January 21, 2018

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Proposition 65: OEHHA Amends Proposition 65 Regulations for Clear and Reasonable Warnings

On December 6 2017, the California Office of Environmental Health Hazard Assessment (OEHHA) issued a notice alerting stakeholders that amendments were approved related to its August 28, 2016, adopted revisions to its Proposition 65 (Prop 65) Article 6 “clear and reasonable warnings” regulations. These amendments, first proposed on July 21, 2017, are intended to clarify and correct certain sections of Article 6 that OEHHA believed “would be beneficial to the regulated community in advance of the August 30, 2018 operative date of the new Article 6 regulations.”

The specific sections that have been modified are as follow:

  • Section 25600.1. Definitions: subsections (b), (i), (j), and (m)

  • Section 25600.2. Responsibility to Provide Consumer Product Exposure Warnings: subsections (b), (b)(4), (c), and (c)(1)

  • Section 25601. Safe Harbor Clear and Reasonable Warnings – Methods and Content: subsection (c)

  • Section 25602. Consumer Product Exposure Warnings – Methods of Transmission: subsections (a)(3), (a)(4), (b), (c), and (d)

  • Section 25603. Consumer Product Exposure Warnings – Content: subsections (a)(2)(E), (b), (b)(2)(A-C), and (c)

  • Section 25607. Specific Product, Chemical and Area Exposure Warnings: subsections (a) and (b)

  • Section 25607.2. Food Exposure Warnings – Content: subsection (a)(6)

  • Section 25607.5. Food and Beverage Exposure Warnings for Restaurants – Methods of Transmission: caption title and subsections (a) and (c)

  • Section 25607.6. Food and Beverage Exposure Warnings for Restaurants – Content: caption title and subsection (a)

  • Section 25607.7. Prescription Drug Exposure and Emergency Medical or Dental Care Exposure Warnings: subsection (a)

  • Section 25607.12. Furniture Product Exposure Warnings – Methods of Transmission: subsections (a)(1) and (a)(1)(A-B)

  • Section 25607.13. Furniture Product Exposure Warnings – Content: subsections (a)(1), (a)(2) and (a)(2)(B)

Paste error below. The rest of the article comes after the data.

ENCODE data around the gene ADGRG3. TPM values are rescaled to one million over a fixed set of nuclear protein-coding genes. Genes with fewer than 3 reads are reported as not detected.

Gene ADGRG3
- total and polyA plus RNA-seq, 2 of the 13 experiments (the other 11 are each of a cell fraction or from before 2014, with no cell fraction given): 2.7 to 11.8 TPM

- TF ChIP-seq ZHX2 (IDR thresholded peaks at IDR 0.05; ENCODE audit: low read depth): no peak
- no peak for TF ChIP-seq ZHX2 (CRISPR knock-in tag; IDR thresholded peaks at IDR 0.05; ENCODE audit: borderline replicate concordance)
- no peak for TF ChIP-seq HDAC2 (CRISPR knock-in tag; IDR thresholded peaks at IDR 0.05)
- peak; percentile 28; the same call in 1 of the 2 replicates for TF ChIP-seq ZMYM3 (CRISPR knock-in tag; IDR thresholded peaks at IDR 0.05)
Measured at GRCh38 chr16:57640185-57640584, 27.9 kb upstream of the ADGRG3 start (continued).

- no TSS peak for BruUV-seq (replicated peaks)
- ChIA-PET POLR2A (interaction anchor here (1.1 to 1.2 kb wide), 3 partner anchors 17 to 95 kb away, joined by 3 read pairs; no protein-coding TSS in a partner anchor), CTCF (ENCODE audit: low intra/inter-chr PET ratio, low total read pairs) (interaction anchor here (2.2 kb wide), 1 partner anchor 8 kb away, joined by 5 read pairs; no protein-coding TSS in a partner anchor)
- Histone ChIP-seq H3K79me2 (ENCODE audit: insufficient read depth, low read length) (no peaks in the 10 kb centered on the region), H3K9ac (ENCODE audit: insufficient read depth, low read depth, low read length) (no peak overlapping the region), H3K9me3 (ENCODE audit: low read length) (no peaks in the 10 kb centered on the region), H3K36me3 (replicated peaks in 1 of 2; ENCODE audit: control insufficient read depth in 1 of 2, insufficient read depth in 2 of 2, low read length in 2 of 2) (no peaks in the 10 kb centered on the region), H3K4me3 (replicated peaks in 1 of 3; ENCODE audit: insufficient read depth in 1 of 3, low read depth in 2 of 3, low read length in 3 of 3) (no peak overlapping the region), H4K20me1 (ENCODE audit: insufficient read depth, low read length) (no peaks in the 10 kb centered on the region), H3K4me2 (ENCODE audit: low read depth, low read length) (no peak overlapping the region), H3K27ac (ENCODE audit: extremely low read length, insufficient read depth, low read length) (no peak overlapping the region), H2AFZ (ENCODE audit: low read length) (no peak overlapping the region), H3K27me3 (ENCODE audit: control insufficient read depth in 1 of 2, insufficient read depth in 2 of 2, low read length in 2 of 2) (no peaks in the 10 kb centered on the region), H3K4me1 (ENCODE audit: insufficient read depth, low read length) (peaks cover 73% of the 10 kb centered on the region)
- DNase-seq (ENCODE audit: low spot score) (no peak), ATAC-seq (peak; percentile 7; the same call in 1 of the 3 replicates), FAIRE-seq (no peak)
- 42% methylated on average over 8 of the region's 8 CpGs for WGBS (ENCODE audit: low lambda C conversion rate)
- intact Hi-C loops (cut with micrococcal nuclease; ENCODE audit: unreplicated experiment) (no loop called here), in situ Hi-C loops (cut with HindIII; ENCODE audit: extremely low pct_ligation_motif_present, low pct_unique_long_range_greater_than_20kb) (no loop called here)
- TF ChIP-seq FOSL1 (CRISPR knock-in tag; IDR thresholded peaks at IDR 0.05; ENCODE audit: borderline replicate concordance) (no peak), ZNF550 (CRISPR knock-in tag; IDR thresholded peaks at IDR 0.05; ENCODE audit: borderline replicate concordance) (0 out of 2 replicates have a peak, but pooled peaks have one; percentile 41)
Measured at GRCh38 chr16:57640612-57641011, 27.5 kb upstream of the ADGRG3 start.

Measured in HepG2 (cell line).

OEHHA has not substantively modified any of the changes as proposed in response to comments received but did withdraw proposed modifications to Sections 25602(d), 25607.14(a), 25607.15(a), 25607.16(a), and 25607.17(a) in response to comments received during this rulemaking.

Although these amendments are intended only to clarify the new regulations, there are some changes worth noting. First, OEHHA has revised the regulations to eliminate the term “on-product” warning and replaced the term as “short form.” There are no substantive changes to the content of the short form warning; OEHHA states the change was only because the term “on-product” was confusing to some stakeholders to the extent it appeared to refer to a new warning method as opposed to a different warning content.

In addition, OEHHA has revised the definition of “label” to indicate that a label can be “printed on or” affixed to a product or its immediate container or wrapper. This change is intended to clarify that there is no requirement to place a separate label with the warning on the product if the warning is printed on the product or the immediate container or wrapper. OEHHA also has revised the definition of “labeling” to delete the reference to “tags at the point of sale or display of a product” because such tags are a form of signage, not labeling. OEHHA now includes package inserts as an example of labeling in the definition of “labeling,” but OEHHA further states in its Final Statement of Reasons that “owner’s manuals and package inserts are not sufficient standalone safe harbor warning methods for consumer products.”

©2018 Bergeson & Campbell, P.C.


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